Consent and safety guidelines

Photo consent

Any photo intended for publication or promotion by McGill must be accompanied by a photo release signed by the person (student, faculty, staff or member of the public) who is the subject of the photo. (Members of the media should obtain permission from the Media Relations before photographing on campus.)

Use of a person's image in a manner that is incidental to the photograph of a public place (someone who happens to be walking on campus as a photo is shot of the Roddicks Gates) or a crowd scene where there is no single dominant figure do not require a photo release.

Any photograph of a child under the age of 18 requires a photo release form signed by a parent or legal guardian.

All photo release forms must contain the photographer's name, the subject's name (please make sure it is legible), the date that the photograph was taken and the signature of the subject. A copy of the photo release should be kept on file by the person who has assigned the photographer.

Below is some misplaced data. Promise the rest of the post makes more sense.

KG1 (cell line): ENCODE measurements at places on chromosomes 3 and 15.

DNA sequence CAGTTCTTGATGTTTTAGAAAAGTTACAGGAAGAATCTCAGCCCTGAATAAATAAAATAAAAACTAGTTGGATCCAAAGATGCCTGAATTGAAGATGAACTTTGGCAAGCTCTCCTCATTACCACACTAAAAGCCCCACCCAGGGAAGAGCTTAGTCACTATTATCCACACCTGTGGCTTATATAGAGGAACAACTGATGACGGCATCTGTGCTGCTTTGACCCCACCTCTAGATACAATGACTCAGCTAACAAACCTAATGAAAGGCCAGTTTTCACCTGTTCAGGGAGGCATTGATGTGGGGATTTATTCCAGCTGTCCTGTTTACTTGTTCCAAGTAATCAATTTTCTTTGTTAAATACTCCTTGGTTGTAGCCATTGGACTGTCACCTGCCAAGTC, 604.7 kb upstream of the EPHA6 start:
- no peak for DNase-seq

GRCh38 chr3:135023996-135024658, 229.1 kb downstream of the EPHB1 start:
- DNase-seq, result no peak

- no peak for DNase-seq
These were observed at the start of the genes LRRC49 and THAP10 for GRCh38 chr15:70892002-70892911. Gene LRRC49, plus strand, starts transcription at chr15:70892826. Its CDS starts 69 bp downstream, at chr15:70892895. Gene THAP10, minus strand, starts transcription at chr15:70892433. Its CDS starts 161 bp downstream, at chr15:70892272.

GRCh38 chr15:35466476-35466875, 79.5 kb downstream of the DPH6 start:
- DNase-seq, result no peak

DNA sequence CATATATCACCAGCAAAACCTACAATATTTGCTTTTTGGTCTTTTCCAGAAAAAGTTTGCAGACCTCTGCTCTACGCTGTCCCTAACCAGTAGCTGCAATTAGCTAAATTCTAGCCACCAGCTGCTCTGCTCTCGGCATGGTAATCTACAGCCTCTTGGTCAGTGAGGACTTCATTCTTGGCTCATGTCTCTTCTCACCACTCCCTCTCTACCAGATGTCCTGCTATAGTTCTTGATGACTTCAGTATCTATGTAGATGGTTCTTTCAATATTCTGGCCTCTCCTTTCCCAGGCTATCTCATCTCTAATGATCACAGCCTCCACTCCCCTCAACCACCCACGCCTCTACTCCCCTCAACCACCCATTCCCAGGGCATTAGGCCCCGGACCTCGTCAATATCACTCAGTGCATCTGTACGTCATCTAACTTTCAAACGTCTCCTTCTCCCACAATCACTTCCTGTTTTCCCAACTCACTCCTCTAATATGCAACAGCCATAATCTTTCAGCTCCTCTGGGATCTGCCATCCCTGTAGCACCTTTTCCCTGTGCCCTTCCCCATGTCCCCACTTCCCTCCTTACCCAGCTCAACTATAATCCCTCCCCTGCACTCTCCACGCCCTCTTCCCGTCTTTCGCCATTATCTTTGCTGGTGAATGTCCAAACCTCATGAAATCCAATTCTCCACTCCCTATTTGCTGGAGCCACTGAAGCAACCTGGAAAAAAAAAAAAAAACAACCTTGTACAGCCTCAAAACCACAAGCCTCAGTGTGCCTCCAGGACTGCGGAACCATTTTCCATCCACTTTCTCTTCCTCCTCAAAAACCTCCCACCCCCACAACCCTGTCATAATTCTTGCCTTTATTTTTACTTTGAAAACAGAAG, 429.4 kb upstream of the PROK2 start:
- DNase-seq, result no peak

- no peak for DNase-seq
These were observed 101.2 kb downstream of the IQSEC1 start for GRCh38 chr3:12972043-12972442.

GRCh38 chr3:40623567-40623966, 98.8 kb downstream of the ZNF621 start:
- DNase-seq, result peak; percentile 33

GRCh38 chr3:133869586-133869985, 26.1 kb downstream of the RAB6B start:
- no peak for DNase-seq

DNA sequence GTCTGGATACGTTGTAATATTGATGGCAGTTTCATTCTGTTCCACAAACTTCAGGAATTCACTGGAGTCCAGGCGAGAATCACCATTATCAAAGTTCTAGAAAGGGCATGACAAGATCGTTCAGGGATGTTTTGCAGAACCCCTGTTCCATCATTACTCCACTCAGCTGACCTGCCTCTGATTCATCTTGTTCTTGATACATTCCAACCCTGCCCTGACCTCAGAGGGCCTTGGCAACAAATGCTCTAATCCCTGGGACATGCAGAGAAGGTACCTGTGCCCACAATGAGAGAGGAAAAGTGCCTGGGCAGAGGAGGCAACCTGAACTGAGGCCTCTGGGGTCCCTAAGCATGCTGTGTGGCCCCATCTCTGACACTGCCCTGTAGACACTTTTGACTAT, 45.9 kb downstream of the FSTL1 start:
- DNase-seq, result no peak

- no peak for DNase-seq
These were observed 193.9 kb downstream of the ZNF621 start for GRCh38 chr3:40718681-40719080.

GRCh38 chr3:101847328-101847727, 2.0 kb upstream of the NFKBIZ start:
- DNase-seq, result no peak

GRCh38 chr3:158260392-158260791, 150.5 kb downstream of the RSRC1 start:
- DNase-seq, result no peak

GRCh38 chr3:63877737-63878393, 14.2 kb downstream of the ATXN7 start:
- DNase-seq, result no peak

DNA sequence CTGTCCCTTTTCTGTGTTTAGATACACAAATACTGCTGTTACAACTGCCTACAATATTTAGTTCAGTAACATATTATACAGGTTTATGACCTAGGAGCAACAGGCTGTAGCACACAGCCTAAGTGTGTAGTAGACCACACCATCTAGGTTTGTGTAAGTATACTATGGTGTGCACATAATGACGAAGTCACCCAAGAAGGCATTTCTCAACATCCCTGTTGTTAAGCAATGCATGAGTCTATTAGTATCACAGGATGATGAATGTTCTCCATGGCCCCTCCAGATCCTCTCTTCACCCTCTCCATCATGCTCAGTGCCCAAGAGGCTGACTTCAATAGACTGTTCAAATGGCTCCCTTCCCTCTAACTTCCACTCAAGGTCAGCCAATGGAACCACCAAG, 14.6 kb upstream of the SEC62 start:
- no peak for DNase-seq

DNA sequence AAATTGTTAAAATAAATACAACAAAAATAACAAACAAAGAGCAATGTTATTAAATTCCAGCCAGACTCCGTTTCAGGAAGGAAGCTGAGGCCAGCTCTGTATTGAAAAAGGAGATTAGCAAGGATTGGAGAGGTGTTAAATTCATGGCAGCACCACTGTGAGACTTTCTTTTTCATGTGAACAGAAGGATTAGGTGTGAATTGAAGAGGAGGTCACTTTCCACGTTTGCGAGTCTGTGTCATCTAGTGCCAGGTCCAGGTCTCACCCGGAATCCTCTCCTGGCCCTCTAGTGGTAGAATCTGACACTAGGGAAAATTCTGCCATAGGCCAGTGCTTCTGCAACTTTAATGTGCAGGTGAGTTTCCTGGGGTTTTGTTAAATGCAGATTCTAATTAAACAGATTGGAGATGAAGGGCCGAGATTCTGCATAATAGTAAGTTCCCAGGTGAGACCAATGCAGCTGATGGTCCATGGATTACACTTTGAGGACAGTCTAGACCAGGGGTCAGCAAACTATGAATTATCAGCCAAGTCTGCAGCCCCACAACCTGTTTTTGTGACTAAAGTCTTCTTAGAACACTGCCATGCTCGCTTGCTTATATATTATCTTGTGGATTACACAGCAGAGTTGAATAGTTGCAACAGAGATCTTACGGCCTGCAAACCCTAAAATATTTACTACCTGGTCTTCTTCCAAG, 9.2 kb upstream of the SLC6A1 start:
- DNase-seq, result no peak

Guidelines for photos taken in laboratories

Laboratory: For the purpose of this discussion a “laboratory” includes any teaching or research facility containing hazardous materials (chemicals, microbiological agents, and radioactive agents) or involving the use of hazardous processes (x-ray, laser labs etc.). This does not apply to “dry” labs such as computer, language, or music laboratories.

Personal protective equipment: All persons shown in photographs taken in laboratories are required to have the appropriate personal protective equipment. Specifically they should be wearing a lab coat, buttoned to the top, and safety glasses with side shields. The complete policy on protective equipment requirements in the laboratory is available here.

As well, please note that open shoes and shorts/skirts are not permitted to be worn in laboratories.

Housekeeping: Maintaining order in labs is essential. This includes proper labeling and storage of hazardous materials. One should avoid overloaded shelves, chemicals stored on open shelves, chemical containers on the floor, hand-written labels, large objects stored on higher shelves, blocked doors, obstructions in front of emergency equipment (first aid kits, extinguishers, eye washes and showers, etc), electrical cords across walkways, etc.

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